Marrakech, a former imperial city in western Morocco, is a major economic center and home to mosques, palaces and gardens. The medina is a densely packed, walled medieval city dating to the Berber Empire, with mazelike alleys where thriving souks (marketplaces) sell traditional textiles, pottery and jewelry. A symbol of the city and visible for miles, is the Moorish minaret of 12th-century Koutoubia Mosque.
Red baked-mud medina palaces beneath the snow-capped High Atlas and a powder-pink ring of ramparts around 19 kilometers of seething souqs, Marrakech is Morocco’s most memorable experience. Founded almost 1000 years ago on the edge of the Sahara, this southern market town grew to become one of the great cities of the Maghreb and a Unesco Heritage site to boot. But Marrakech isn’t some petrified piece of history that tourists come to gawk at, it’s bursting at the seems with an intense density of life and a modern entrepreneurialism that puts Manhattanites to shame. This isn’t a place where you can gracefully glide through. Instead you’ll find yourself telling jokes with snake charmers, dining outdoors in the Djemaa el-Fna, hankering after the latest henna tattoos and getting a hands-on scrub down in the local hammam. Pause for unexpected beauty and banter often with multi-lingual locals, because what are the chances you’ll come this way again?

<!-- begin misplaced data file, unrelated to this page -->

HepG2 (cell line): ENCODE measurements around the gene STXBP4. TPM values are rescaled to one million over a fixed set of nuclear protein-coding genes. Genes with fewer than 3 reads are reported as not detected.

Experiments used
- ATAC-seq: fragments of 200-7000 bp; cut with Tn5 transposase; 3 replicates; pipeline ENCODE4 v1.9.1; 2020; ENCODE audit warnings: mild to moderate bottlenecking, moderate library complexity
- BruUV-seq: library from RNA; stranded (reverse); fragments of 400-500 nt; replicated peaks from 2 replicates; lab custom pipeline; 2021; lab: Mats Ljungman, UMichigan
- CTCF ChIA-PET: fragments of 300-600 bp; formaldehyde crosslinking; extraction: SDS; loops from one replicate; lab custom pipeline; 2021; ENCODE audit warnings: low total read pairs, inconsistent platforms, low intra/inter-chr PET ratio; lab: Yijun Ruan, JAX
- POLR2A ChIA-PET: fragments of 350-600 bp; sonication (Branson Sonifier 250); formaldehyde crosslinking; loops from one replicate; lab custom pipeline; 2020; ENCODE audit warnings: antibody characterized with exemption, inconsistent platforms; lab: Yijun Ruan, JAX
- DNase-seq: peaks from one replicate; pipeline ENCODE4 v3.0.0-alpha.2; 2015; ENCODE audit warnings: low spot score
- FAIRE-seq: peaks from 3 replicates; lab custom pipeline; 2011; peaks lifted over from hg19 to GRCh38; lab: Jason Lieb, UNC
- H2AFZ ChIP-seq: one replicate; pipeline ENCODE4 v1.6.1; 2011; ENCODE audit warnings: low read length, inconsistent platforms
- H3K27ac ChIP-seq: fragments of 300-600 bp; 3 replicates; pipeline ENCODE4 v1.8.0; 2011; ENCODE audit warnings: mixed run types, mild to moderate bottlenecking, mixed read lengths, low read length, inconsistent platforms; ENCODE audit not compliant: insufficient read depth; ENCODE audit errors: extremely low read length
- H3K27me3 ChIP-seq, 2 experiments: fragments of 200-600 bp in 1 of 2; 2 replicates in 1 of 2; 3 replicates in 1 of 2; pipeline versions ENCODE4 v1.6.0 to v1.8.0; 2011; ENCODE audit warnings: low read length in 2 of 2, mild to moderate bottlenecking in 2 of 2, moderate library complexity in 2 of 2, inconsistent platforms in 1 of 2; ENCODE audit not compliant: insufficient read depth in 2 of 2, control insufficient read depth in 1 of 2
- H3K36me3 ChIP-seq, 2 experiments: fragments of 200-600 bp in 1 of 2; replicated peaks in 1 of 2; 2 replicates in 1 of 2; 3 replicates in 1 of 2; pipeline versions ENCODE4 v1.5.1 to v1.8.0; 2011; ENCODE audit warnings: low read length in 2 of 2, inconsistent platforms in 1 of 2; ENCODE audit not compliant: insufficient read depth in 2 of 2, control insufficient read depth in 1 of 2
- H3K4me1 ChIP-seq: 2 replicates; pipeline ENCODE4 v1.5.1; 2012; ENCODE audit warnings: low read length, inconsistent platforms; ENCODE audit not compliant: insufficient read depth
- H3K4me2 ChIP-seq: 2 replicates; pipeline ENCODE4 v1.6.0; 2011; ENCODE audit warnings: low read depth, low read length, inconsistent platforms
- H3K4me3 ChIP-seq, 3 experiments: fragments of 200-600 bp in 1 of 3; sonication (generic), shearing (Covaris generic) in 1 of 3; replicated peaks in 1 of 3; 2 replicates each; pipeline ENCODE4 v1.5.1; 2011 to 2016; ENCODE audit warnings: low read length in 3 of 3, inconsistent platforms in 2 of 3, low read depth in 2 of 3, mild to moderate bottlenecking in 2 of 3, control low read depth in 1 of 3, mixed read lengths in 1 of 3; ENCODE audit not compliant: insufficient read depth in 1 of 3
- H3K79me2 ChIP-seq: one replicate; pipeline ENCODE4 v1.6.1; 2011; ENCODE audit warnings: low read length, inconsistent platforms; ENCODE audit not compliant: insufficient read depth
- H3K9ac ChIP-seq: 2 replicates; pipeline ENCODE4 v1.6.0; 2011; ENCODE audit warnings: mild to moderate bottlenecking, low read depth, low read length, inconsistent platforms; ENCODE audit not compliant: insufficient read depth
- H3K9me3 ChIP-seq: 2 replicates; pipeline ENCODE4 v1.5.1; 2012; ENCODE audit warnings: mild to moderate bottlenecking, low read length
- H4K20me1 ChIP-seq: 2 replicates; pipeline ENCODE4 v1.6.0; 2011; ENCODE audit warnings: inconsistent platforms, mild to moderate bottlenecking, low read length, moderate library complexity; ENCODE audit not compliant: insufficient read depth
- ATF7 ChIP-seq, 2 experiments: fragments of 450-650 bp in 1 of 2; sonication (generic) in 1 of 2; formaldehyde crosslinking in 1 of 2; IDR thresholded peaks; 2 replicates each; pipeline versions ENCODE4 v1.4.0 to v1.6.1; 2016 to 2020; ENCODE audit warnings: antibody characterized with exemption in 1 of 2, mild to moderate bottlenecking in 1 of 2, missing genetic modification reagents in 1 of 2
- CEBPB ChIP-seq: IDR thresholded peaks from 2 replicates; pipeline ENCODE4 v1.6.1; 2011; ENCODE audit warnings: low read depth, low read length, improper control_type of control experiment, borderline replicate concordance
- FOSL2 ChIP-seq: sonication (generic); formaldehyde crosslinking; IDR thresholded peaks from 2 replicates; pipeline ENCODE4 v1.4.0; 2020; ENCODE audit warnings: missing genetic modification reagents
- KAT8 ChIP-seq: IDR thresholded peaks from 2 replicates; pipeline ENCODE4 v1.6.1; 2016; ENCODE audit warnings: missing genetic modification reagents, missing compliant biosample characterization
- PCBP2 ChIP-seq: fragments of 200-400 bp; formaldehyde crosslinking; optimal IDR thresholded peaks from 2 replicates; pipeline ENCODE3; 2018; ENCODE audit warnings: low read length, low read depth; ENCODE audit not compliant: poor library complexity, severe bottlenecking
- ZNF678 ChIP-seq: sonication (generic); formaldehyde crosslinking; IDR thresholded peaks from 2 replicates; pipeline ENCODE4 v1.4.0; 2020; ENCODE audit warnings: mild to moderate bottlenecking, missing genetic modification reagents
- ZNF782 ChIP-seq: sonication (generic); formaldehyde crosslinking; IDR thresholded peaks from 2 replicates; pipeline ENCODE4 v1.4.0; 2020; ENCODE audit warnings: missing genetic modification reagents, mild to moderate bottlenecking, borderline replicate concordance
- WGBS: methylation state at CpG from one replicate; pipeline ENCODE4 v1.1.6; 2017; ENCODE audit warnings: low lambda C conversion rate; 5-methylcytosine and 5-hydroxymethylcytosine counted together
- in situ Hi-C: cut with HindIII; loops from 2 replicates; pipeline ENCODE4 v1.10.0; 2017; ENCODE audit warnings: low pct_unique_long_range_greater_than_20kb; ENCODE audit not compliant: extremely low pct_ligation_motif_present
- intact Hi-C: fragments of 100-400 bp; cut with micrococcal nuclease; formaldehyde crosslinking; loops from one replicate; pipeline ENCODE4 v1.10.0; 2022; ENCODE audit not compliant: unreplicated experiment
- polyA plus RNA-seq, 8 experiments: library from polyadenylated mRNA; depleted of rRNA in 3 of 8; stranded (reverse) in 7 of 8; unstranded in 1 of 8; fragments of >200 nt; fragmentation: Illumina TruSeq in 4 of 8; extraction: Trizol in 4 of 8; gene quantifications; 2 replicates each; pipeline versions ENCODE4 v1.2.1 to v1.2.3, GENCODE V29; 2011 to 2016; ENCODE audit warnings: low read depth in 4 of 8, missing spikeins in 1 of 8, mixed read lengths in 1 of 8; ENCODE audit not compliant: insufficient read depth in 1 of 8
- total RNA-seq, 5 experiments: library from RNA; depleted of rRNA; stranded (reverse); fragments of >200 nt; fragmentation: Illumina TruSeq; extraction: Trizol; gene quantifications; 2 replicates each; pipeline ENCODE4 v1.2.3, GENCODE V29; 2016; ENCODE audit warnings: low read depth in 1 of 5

There is nowhere in Morocco like the Jemaa el Fna Square – no place that so easily involves you and allows you to stay coming back for more. By day, most of the place is just a large open space, where a handful of snakes charming bewitched their cobras with flutes, medical men (especially in the north-east of the square) display cures and Panaceous and tooth-pullers, wielding fearsome claws, offering to wrest pain from the heads of people suffering from toothache, trays of extracts attesting molars their skills.
It's only in the afternoon that the square really happens. At dusk, as in France and Spain, people go out for a walk early evening (especially in the street Bab Agnaou) and the place fills up little by little until it becomes a carnival all of storytellers, Acrobats, musicians and artists. Go down and you will soon be immersed in the ritual: wandering around, crouching in the midst of spectator circles, giving a dirham or two as your contribution. If you want a break, you can walk to the rooftop terraces, such as the Grand Balcon Café, for a view of the square, its storytellers and musicians and the crowds that come to see them.
The airport code TNG is closest For Marrakech, Morocco.
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